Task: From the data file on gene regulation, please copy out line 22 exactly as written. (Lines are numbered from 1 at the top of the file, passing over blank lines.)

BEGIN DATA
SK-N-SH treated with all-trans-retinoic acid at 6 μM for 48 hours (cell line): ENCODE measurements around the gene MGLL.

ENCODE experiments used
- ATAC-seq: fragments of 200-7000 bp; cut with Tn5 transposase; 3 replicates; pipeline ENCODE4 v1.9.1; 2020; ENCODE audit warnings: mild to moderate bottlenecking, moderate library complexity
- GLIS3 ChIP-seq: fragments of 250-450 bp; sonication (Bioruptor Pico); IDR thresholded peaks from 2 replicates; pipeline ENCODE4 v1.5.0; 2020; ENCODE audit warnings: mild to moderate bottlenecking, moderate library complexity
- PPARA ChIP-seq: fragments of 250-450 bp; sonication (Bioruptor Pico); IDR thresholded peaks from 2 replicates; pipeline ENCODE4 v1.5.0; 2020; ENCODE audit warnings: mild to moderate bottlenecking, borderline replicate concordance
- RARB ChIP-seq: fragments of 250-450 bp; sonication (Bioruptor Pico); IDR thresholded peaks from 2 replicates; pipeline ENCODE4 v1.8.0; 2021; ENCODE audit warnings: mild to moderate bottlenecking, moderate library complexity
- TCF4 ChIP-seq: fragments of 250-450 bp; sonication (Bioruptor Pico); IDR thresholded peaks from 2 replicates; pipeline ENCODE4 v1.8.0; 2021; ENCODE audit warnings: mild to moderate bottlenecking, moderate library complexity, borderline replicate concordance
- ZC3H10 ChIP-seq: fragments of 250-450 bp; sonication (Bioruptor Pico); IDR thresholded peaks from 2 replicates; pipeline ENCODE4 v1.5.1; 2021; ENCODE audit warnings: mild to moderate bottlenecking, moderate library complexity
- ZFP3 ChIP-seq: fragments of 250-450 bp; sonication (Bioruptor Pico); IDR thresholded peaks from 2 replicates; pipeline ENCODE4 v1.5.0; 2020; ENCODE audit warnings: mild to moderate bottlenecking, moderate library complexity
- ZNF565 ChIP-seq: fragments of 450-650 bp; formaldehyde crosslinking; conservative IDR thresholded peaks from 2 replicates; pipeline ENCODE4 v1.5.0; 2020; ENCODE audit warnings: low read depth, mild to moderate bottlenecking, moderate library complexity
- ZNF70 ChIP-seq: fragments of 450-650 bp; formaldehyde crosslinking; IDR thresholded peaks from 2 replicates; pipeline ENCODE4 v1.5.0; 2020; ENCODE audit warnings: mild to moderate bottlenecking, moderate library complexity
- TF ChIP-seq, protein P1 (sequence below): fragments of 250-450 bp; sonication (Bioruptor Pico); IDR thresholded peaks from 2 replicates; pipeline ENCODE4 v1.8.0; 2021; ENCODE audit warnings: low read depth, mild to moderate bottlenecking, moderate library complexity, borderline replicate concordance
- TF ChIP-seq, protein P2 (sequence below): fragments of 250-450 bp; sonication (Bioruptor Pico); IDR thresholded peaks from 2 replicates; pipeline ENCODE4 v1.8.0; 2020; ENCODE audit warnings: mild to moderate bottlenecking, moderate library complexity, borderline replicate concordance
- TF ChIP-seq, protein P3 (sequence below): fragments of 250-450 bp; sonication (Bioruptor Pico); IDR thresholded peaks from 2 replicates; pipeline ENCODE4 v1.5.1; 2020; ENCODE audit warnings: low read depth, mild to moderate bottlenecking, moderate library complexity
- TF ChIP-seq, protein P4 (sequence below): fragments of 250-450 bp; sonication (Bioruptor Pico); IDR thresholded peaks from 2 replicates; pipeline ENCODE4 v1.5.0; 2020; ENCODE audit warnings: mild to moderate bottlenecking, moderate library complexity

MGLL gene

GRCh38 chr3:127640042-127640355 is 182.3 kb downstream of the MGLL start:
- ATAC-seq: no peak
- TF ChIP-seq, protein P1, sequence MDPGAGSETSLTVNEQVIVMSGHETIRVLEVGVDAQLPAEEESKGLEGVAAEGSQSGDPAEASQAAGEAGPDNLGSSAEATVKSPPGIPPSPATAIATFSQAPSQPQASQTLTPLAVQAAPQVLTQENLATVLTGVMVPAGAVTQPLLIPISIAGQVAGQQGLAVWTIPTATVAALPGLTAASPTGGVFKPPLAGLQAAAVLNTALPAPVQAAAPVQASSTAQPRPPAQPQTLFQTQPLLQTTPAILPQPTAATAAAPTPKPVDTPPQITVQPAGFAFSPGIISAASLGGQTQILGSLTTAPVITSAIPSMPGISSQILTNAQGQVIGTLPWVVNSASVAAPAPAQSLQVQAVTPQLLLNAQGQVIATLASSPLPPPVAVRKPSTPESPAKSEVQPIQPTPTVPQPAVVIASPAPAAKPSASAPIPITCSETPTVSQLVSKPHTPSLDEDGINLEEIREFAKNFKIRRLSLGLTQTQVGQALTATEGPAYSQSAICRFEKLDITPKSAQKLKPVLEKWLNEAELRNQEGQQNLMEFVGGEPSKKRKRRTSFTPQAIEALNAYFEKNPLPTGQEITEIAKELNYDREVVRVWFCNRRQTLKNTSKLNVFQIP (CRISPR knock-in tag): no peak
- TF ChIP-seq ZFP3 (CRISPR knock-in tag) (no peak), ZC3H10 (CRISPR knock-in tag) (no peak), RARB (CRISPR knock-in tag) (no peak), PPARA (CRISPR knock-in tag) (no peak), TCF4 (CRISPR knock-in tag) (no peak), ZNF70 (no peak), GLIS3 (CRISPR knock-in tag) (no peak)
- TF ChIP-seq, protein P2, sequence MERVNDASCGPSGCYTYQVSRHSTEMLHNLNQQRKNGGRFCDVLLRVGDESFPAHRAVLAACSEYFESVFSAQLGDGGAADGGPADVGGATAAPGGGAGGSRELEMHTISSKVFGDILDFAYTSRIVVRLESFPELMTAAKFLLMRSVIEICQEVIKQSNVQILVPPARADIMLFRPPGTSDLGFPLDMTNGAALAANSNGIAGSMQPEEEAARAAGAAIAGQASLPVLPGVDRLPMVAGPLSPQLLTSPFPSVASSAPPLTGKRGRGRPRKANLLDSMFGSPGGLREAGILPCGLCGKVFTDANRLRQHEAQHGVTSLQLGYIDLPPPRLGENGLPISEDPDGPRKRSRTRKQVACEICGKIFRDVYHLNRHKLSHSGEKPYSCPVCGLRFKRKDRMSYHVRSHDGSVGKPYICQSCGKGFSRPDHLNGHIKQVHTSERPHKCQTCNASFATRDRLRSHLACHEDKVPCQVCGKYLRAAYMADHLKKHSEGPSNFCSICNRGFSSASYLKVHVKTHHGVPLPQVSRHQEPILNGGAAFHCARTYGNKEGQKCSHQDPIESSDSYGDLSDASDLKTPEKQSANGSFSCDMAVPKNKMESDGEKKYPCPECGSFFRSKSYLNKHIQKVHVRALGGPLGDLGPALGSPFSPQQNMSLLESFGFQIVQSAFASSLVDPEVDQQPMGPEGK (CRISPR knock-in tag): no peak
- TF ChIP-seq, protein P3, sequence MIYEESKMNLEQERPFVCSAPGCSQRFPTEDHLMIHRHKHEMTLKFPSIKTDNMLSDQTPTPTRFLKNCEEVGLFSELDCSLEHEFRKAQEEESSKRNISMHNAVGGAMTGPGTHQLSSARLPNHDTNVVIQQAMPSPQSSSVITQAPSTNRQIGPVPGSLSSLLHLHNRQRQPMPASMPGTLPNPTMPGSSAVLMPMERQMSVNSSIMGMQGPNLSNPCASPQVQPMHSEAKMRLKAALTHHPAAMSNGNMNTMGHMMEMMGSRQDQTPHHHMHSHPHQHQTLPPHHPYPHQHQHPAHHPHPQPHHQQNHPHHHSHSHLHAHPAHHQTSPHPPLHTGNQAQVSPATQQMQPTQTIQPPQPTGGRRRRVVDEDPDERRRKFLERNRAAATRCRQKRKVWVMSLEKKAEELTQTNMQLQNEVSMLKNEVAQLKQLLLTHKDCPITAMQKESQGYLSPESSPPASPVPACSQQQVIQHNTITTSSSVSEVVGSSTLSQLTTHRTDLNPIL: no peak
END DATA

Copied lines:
- TF ChIP-seq, protein P3, sequence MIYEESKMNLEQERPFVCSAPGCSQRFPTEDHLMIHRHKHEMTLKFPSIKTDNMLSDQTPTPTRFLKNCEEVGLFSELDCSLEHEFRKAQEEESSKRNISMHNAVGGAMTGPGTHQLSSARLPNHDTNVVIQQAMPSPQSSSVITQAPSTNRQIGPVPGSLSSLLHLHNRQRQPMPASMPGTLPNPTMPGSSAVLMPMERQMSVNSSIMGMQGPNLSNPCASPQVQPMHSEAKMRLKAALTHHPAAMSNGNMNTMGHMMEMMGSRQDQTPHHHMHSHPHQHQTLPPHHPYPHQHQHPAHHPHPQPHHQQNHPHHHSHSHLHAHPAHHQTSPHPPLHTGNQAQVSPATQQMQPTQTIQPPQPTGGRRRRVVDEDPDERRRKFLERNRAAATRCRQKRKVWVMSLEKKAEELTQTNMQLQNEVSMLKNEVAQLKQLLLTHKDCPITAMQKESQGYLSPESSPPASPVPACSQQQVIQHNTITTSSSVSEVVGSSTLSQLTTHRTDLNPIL: no peak